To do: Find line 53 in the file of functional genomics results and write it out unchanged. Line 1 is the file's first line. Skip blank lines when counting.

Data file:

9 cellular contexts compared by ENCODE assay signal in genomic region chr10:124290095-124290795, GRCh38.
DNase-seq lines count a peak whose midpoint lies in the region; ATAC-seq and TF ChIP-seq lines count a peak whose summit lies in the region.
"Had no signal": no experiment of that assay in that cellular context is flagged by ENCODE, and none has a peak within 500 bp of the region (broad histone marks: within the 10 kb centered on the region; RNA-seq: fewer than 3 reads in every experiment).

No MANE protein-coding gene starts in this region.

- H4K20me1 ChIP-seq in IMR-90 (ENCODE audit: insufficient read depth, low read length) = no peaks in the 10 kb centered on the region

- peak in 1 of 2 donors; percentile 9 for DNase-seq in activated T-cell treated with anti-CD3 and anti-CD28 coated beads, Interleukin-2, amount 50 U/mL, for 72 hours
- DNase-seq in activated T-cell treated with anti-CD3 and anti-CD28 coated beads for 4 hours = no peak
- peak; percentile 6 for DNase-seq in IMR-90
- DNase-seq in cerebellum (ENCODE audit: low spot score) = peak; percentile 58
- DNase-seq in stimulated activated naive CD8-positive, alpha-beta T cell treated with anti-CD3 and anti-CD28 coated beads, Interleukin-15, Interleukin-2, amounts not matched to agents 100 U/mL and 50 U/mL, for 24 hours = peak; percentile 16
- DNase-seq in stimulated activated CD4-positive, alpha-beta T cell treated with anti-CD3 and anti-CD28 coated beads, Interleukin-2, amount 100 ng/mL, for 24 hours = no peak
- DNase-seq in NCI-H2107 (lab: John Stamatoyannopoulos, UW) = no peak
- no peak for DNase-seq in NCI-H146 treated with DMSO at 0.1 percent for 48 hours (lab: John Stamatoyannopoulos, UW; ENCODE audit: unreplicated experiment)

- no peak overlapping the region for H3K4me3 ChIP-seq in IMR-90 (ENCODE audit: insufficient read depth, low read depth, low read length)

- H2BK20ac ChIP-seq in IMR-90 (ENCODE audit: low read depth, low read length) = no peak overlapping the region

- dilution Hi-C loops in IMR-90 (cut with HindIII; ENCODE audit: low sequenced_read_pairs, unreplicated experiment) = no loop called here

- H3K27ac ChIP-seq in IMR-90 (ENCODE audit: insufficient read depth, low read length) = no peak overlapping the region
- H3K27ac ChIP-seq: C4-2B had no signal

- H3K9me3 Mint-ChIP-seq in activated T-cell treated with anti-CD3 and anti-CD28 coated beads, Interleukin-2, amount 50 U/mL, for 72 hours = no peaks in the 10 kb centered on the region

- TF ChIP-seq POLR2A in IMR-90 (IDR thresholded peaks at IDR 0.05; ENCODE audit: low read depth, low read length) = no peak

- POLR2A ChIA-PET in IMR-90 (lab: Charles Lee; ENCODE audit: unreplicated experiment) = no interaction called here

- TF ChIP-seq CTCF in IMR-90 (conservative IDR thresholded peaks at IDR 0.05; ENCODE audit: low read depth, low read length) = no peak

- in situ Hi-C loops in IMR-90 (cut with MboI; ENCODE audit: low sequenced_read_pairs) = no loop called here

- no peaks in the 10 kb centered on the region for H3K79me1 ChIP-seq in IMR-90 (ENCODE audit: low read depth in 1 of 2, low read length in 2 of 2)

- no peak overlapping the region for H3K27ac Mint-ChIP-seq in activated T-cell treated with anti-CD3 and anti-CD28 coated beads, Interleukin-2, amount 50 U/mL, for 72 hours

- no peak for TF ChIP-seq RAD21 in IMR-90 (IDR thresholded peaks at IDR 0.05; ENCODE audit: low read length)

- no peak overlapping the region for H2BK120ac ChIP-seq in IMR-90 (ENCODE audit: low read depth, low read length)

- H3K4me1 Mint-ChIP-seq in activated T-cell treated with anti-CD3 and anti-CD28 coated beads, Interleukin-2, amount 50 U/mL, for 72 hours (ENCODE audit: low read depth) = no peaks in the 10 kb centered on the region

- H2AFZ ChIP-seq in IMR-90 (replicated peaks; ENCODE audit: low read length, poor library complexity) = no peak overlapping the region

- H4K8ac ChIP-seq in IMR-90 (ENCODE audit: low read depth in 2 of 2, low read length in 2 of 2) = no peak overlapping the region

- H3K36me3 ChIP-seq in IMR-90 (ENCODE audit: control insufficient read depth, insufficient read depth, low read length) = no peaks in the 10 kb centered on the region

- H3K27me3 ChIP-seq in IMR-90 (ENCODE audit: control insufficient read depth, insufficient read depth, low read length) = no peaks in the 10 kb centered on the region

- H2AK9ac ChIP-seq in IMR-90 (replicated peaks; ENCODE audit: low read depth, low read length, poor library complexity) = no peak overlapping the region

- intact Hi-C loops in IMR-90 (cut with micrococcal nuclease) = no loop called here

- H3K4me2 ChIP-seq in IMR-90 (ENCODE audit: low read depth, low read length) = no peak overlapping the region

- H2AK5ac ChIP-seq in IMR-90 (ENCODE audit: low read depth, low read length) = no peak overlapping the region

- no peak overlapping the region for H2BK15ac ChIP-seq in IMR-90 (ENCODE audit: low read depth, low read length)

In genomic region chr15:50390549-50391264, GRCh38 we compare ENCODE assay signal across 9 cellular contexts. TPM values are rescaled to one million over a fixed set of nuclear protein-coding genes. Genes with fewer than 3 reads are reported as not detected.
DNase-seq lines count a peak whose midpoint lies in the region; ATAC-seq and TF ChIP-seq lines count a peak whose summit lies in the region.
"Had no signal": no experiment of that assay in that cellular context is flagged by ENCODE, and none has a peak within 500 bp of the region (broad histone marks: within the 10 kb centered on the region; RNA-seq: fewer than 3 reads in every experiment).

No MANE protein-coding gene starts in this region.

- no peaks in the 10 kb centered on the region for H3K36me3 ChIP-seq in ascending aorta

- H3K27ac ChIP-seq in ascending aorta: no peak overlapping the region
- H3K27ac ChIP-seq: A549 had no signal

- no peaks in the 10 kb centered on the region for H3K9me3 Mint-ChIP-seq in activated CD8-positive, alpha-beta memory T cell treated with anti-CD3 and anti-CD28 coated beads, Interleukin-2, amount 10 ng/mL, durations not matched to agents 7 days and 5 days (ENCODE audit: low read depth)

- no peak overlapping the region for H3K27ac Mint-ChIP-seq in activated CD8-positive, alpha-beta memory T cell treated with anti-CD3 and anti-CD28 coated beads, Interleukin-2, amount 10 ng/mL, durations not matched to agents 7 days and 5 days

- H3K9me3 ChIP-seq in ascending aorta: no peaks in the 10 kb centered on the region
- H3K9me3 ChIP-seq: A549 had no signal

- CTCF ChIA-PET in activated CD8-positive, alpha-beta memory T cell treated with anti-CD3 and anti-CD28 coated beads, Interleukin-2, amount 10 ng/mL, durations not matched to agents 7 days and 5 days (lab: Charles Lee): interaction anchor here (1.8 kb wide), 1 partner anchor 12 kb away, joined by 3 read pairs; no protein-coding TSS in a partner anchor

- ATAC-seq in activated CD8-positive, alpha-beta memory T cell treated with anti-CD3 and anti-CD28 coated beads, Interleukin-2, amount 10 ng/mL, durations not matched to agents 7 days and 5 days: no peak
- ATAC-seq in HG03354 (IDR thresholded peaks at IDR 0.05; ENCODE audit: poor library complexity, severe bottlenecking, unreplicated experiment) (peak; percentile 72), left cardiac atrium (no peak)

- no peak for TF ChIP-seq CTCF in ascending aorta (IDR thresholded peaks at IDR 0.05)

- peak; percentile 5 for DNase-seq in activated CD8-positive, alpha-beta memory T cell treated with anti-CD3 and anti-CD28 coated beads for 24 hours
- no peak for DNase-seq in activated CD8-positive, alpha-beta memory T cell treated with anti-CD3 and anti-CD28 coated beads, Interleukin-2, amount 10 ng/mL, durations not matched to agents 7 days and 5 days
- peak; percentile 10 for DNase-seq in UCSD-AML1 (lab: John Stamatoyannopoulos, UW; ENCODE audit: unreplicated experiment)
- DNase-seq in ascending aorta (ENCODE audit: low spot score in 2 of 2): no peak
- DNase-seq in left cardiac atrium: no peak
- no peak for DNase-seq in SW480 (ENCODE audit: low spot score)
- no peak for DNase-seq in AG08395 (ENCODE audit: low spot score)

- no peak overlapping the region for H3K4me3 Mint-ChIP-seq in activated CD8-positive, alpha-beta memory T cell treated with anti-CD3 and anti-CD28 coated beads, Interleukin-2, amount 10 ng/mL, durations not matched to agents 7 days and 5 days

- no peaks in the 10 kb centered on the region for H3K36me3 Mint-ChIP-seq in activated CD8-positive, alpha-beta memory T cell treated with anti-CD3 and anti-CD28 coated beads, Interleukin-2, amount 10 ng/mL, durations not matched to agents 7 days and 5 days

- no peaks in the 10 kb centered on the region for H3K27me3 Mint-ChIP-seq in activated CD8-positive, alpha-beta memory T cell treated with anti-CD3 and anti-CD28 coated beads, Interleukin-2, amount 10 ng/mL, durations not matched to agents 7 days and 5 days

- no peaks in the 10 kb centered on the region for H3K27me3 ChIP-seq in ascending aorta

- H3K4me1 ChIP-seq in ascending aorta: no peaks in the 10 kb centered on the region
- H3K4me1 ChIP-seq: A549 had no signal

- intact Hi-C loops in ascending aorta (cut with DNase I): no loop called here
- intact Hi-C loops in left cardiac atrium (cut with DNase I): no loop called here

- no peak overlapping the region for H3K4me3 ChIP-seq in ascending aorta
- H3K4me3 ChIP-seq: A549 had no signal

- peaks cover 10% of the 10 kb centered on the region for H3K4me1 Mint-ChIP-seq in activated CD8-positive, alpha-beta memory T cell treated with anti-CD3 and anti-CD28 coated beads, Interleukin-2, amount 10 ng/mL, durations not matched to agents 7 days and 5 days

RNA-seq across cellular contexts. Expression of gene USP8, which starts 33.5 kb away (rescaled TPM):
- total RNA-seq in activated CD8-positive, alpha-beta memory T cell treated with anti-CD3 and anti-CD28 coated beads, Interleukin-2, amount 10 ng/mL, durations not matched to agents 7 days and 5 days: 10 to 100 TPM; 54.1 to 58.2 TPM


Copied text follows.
- peak; percentile 5 for DNase-seq in activated CD8-positive, alpha-beta memory T cell treated with anti-CD3 and anti-CD28 coated beads for 24 hours